“Would you be able to come without your parachute on?” they asked.
I got a little confused and asked, “What parachute?”
They said, “The Ridah that you are wearing.”
We live in a society where often we shape our actions to make others happy. But we forget that we cannot make anyone happy. Being happy is a state of mind. Being happy is what one chooses to be. No one is responsible for your happiness. It’s something that you, consciously, make an effort to be. One can make you feel comfortable, pleased, delighted, content etc. But being happy is being in a state of acceptance with oneself – acceptance and acknowledgment of one’s own self – good, bad, flaws, strengths – the total you. When you accept yourself with everything that you have within you, you liberate yourself from making others decide what your choices should be because you no longer have to let your happiness depend on approval and acceptance from others.
One such example of doing this is in wearing a Ridah.
So let me share my bit here. I am a certified Counselor, Life Coach and a Graphologist. Often for training purpose I have to meet corporate chiefs, directors of schools and principals to pitch my training modules. Obviously, when I do so, I’m in my ridah. While the initial phone conversation goes smoothly, the awkwardness comes in when we meet for a formal meeting. I don’t understand. What happens then? What were they expecting? What did they think the person talking to them behind the phone would be like? A mermaid straight out of the ocean with a body half confused between a fish and a woman or maybe Devasana, a princess of the Kuntala kingdom from Bahubaali 2 with arrows and bows in her hand?
Being a woman and high on intuition (both deadly combinations) I can sense their doubts. I can sense what they think. Will she be able to deliver what she spoke about on the phone? Will she be able to deliver the Life skills modules while she herself is dressed in floaters? I really feel like asking them, “Hey, what’s the connection between how I choose to dress with the work I do? I mean I could be wearing a tie and a jacket and be a prophet or I could be covered from top to bottom and run a firm. What I wear and how I dress is absolutely my own choice. My dress is a reflection of my values but my education is the reflection of my character and both together make my personality. It is not until I start speaking that they then realize I am more than my Ridah and my Ridah is more than me.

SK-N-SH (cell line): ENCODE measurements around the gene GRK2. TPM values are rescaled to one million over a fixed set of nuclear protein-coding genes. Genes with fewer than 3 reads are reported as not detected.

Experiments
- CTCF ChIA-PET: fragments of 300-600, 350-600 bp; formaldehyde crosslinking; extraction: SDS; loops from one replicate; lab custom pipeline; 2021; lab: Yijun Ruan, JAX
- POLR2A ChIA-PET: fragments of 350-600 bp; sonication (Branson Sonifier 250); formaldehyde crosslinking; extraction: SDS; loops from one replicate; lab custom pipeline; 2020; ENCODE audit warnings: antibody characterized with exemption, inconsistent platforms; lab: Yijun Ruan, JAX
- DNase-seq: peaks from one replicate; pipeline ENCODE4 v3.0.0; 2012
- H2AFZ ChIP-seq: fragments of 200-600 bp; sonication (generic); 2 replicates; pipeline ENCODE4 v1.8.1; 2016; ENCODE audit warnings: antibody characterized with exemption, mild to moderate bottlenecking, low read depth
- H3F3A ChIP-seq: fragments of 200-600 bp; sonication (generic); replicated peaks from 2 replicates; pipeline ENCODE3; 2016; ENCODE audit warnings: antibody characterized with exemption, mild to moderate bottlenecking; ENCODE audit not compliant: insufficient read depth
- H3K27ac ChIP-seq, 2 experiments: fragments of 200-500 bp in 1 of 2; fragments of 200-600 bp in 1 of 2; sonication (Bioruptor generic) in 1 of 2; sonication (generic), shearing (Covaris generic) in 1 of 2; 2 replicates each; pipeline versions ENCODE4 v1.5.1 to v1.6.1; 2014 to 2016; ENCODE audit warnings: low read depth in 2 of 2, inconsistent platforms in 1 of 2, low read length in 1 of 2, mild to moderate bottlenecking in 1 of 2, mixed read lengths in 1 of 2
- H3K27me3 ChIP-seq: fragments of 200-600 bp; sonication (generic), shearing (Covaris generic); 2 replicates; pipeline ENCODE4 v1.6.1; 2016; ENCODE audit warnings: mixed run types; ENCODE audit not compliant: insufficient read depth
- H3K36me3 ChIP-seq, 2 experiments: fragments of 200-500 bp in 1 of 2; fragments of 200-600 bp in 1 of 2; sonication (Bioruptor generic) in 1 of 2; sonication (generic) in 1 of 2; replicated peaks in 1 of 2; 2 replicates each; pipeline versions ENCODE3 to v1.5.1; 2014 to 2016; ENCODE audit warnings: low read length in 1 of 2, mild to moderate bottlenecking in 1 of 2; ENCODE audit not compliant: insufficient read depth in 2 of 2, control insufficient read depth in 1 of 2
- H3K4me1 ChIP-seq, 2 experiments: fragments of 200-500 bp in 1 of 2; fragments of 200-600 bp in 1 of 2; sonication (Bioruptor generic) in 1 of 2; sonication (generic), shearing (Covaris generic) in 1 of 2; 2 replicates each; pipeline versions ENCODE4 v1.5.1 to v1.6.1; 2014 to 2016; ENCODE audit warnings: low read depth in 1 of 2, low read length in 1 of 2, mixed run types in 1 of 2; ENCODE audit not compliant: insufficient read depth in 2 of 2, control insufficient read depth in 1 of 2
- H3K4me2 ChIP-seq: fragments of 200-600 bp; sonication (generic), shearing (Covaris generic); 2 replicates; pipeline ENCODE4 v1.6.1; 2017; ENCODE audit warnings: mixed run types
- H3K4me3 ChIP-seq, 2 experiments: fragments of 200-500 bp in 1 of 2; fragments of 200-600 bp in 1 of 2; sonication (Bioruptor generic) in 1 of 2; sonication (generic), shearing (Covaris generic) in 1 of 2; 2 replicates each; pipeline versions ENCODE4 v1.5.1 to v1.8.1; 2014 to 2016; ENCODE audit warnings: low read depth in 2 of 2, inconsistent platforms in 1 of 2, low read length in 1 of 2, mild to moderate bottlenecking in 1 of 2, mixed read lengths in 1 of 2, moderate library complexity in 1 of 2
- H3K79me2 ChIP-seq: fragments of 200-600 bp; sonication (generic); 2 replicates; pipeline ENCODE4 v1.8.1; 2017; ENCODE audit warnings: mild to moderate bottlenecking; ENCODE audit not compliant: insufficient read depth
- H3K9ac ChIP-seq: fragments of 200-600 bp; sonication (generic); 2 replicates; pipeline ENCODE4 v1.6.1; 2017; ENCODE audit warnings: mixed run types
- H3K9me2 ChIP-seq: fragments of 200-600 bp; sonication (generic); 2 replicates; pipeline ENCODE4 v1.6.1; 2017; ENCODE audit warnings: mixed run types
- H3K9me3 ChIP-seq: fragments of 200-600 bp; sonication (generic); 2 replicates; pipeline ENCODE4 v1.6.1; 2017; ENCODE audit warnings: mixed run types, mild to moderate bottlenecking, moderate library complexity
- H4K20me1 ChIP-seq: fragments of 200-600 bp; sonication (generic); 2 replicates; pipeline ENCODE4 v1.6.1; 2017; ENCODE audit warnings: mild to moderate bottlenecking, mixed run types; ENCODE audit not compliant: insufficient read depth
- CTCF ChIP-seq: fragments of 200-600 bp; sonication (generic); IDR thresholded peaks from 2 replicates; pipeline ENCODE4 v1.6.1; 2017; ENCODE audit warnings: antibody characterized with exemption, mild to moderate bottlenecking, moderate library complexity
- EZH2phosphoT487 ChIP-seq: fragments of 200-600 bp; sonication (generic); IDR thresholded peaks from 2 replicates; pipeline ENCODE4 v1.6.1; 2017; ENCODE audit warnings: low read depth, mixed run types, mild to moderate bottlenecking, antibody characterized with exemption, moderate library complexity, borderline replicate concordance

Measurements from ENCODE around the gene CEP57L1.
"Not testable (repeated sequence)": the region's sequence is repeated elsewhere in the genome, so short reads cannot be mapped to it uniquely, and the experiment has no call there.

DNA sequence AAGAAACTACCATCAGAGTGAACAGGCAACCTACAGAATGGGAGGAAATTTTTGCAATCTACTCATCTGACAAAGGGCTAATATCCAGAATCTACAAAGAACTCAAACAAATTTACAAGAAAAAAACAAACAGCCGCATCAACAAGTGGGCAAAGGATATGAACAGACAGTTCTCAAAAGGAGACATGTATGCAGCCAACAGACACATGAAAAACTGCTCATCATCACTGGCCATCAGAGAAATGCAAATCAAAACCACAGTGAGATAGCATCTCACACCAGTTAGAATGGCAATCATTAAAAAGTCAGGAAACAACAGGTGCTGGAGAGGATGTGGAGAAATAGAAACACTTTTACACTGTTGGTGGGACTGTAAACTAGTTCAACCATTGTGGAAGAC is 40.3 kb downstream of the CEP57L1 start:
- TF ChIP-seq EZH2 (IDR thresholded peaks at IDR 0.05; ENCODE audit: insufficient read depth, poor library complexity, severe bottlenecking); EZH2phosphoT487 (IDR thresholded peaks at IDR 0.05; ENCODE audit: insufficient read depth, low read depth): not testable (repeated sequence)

This brings me to the conclusion that often we feel embarrassed or shy in our traditional outfit –the Ridah! Because we feel we won’t be accepted – but what is ‘’to be accepted’’? (I ask you this question, think!) Do not be defined by how others choose to see you. Be who you are, be proud of yourself and conquer the world with your Ridah on. Believe in yourself and stay firm to your roots the world will adjust. Your reflection of happiness and confidence is in accepting yourself. You can make people treat you the way you want only when you are happy and have found acceptance with yourself.
And oh, by the way, my answer to the director on whether or not I will be conducting the training program in Ridah was ‘’Yes sir, I shall very much be conducting my events in my Ridah! What if your officers become judgmental and start picking on me. At least with my parachute I will have a safe landing!”